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              Atlas of the clinical genetics of human dilated cardiomyopathy.

              Numerous genes are known to cause dilated cardiomyopathy (DCM). However, until now technological limitations have hindered elucidation of the contribution of all clinically relevant disease genes to DCM phenotypes in larger cohorts. We now utilized next-generation sequencing to overcome these limitations and screened all DCM disease genes in a large cohort. In this multi-centre, multi-national study, we have enrolled 639 patients with sporadic or familial DCM. To all samples, we applied a standardized protocol for ultra-high coverage next-generation sequencing of 84 genes, leading to 99.1% coverage of the target region with at least 50-fold and a mean read depth of 2415. In this well characterized cohort, we find the highest number of known cardiomyopathy mutations in plakophilin-2, myosin-binding protein C-3, and desmoplakin. When we include yet unknown but predicted disease variants, we find titin, plakophilin-2, myosin-binding protein-C 3, desmoplakin, ryanodine receptor 2, desmocollin-2, desmoglein-2, and SCN5A variants among the most commonly mutated genes. The overlap between DCM, hypertrophic cardiomyopathy (HCM), and channelopathy causing mutations is considerably high. Of note, we find that >38% of patients have compound or combined mutations and 12.8% have three or even more mutations. When comparing patients recruited in the eight participating European countries we find remarkably little differences in mutation frequencies and affected genes. This is to our knowledge, the first study that comprehensively investigated the genetics of DCM in a large-scale cohort and across a broad gene panel of the known DCM genes. Our results underline the high analytical quality and feasibility of Next-Generation Sequencing in clinical genetic diagnostics and provide a sound database of the genetic causes of DCM. Published on behalf of the European Society of Cardiology. All rights reserved. © The Author 2014. For permissions please email: journals.permissions@oup.com.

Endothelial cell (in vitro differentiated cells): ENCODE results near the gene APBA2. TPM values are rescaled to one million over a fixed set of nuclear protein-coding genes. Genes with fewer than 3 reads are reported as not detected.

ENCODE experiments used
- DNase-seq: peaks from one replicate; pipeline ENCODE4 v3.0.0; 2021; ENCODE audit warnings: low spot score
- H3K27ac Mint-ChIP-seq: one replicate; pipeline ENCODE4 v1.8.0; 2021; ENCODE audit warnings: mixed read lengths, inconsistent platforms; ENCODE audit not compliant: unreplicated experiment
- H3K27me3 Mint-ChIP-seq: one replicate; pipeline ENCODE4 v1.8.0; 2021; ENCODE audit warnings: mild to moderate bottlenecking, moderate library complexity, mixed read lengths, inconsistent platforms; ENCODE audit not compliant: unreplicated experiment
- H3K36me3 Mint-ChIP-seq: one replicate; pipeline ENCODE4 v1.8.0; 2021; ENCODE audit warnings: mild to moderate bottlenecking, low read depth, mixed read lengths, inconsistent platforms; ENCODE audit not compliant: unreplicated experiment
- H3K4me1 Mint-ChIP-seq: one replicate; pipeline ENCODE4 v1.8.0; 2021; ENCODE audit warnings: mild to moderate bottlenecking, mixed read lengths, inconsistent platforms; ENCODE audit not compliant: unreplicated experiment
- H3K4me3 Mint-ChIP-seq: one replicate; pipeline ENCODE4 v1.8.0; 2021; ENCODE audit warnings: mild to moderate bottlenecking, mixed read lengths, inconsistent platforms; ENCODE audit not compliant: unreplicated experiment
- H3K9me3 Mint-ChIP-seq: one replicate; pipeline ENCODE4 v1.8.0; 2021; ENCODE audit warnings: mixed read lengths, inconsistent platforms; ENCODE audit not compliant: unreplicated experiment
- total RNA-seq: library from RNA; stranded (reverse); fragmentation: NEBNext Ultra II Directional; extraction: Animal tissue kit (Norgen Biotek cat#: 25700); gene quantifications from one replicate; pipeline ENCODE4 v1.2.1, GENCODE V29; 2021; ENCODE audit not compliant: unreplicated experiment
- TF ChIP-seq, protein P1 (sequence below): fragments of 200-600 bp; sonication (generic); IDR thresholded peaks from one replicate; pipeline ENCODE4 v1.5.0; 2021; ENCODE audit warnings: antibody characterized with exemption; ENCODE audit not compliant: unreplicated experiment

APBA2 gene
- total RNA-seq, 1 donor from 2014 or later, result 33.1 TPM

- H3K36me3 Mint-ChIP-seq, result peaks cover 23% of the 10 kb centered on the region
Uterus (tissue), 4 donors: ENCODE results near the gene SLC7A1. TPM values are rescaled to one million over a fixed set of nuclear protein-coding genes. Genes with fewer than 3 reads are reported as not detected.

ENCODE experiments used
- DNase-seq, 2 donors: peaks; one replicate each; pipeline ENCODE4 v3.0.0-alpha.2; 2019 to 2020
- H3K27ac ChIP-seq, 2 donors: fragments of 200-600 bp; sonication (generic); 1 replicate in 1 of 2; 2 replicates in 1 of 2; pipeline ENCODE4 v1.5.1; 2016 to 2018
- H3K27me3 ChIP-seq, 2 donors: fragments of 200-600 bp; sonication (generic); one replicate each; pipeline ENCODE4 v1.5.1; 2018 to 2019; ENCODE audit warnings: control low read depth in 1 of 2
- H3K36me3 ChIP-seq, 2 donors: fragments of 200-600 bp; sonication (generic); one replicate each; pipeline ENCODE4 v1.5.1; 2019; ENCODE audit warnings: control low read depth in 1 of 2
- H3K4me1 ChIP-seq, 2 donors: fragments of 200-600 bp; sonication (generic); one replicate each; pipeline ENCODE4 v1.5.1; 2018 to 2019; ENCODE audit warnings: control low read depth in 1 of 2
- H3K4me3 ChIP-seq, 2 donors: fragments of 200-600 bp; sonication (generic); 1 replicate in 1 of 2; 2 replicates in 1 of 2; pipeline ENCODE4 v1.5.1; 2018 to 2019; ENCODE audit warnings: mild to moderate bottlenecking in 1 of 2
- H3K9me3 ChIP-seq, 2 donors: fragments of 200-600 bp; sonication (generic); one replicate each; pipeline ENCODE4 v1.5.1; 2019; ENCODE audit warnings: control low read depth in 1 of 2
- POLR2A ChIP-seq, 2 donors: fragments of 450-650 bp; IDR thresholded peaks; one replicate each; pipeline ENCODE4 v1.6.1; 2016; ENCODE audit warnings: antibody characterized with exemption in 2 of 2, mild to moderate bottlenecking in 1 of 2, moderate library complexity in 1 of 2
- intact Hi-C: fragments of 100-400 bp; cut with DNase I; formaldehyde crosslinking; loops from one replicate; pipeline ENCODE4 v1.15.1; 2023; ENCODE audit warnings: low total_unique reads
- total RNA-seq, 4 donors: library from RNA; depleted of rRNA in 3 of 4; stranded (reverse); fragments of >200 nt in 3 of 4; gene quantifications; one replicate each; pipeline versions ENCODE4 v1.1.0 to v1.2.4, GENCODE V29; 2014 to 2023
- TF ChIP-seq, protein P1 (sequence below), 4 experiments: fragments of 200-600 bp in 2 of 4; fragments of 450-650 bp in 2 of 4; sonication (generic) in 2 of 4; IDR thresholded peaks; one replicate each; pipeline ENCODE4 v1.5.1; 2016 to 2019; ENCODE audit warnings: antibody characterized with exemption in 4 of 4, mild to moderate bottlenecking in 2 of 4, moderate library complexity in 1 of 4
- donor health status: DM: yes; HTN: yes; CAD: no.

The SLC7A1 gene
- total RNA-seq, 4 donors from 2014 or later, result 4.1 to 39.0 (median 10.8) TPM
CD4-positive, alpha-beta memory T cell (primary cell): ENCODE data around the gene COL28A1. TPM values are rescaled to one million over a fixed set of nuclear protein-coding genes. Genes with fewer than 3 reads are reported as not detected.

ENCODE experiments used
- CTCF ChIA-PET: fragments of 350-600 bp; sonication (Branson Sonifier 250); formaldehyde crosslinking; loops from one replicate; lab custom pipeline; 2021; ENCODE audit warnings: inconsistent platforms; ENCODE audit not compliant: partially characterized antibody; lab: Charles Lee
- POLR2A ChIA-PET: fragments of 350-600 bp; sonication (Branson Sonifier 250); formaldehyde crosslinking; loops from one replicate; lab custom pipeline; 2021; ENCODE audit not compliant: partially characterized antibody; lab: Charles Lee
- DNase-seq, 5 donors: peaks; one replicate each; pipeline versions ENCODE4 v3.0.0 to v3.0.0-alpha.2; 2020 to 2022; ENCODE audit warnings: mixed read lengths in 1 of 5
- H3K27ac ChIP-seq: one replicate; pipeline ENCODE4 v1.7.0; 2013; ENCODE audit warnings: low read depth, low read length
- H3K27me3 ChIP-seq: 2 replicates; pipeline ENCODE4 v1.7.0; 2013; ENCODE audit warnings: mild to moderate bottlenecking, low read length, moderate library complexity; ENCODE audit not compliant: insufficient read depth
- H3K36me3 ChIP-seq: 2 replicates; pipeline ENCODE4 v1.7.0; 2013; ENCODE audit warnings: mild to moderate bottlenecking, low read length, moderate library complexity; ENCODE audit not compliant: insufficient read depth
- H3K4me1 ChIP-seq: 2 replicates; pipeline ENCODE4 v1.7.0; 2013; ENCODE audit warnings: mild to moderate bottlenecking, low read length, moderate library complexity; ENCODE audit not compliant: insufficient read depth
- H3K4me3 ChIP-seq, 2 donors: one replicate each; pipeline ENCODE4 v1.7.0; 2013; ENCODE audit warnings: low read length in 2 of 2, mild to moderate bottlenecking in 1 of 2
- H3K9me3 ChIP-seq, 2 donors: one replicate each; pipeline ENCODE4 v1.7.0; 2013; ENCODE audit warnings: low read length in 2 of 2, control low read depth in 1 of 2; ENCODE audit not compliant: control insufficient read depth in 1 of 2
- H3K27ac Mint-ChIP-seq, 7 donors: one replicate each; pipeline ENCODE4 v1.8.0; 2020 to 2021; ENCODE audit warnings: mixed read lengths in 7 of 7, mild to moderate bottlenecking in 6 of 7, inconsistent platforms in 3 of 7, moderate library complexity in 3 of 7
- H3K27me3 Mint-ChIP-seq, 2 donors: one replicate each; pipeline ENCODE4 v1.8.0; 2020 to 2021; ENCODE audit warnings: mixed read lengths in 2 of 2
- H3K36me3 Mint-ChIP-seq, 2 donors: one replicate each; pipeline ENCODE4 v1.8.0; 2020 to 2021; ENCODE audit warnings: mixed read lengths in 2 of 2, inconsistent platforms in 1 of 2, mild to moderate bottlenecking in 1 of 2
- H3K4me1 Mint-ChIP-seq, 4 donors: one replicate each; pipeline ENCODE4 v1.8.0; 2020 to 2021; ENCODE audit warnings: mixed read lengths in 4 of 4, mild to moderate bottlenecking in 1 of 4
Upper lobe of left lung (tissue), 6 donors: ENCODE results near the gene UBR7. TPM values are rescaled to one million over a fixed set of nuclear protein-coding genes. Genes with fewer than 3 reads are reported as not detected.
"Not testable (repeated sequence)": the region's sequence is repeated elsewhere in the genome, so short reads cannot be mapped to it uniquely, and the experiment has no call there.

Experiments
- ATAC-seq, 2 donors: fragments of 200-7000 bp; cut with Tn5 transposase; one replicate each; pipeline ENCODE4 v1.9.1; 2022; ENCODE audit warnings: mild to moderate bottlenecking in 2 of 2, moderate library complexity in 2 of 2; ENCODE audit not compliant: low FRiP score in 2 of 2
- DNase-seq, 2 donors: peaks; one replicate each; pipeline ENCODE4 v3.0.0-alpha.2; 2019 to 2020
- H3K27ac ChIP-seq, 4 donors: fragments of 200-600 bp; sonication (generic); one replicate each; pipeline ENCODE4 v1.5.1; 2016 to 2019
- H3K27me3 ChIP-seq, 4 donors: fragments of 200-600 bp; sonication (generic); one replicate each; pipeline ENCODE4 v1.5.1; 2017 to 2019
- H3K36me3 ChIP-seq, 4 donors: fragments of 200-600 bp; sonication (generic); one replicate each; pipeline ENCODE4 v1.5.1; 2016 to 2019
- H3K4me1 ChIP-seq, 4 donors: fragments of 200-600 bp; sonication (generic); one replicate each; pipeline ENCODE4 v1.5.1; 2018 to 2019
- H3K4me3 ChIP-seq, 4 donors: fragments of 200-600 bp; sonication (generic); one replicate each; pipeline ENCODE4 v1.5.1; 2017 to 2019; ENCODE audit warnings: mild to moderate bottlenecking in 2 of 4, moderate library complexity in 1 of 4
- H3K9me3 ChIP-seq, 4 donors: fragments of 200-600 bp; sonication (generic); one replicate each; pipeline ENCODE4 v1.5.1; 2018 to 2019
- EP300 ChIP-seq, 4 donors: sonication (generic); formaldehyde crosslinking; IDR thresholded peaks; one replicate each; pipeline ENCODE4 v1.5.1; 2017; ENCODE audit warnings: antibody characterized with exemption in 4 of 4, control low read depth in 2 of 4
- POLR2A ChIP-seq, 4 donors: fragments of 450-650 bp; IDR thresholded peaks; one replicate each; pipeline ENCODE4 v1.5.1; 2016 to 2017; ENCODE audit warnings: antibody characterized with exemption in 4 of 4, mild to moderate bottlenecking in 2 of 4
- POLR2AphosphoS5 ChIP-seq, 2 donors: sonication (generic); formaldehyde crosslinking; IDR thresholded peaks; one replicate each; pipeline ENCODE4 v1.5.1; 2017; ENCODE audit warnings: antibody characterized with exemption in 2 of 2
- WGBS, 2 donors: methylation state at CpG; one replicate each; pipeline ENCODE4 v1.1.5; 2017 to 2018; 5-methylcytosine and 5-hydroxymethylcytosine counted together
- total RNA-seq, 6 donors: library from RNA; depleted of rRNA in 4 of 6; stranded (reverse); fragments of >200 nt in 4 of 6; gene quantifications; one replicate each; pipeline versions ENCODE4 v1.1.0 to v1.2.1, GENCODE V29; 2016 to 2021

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                Author and article information

                Contributors
                Journal
                Front Cardiovasc Med
                Front Cardiovasc Med
                Front. Cardiovasc. Med.
                Frontiers in Cardiovascular Medicine
                Frontiers Media S.A.
                2297-055X
                21 July 2016
                2016
                : 3
                Affiliations
                1Adult Medical Genetics Program, Cardiovascular Institute, University of Colorado Denver , Aurora, CO, USA
                2Department of Cardiology, Hospital and University of Trieste , Trieste, Italy
                3Molecular Cardiovascular Research Program, University of Arizona , Tucson, AZ, USA
                Author notes

                Edited by: Georges Nemer, American University of Beirut, Lebanon

                Reviewed by: Nazareno Paolocci, Johns Hopkins University, USA; Jin O-Uchi, Brown University, USA

                *Correspondence: Luisa Mestroni, luisa.mestroni@ 123456ucdenver.edu

                Marta Gigli and Rene L. Begay contributed equally.

                Specialty section: This article was submitted to Cardiovascular Genetics and Systems Medicine, a section of the journal Frontiers in Cardiovascular Medicine

                Article
                10.3389/fcvm.2016.00021
                4954824
                27493940
                Copyright © 2016 Gigli, Begay, Morea, Graw, Sinagra, Taylor, Granzier and Mestroni.

                This is an open-access article distributed under the terms of the Creative Commons Attribution License (CC BY). The use, distribution or reproduction in other forums is permitted, provided the original author(s) or licensor are credited and that the original publication in this journal is cited, in accordance with accepted academic practice. No use, distribution or reproduction is permitted which does not comply with these terms.

                Page count
                Figures: 4, Tables: 0, Equations: 0, References: 60, Pages: 9, Words: 6749
                Categories
                Cardiovascular Medicine
                Review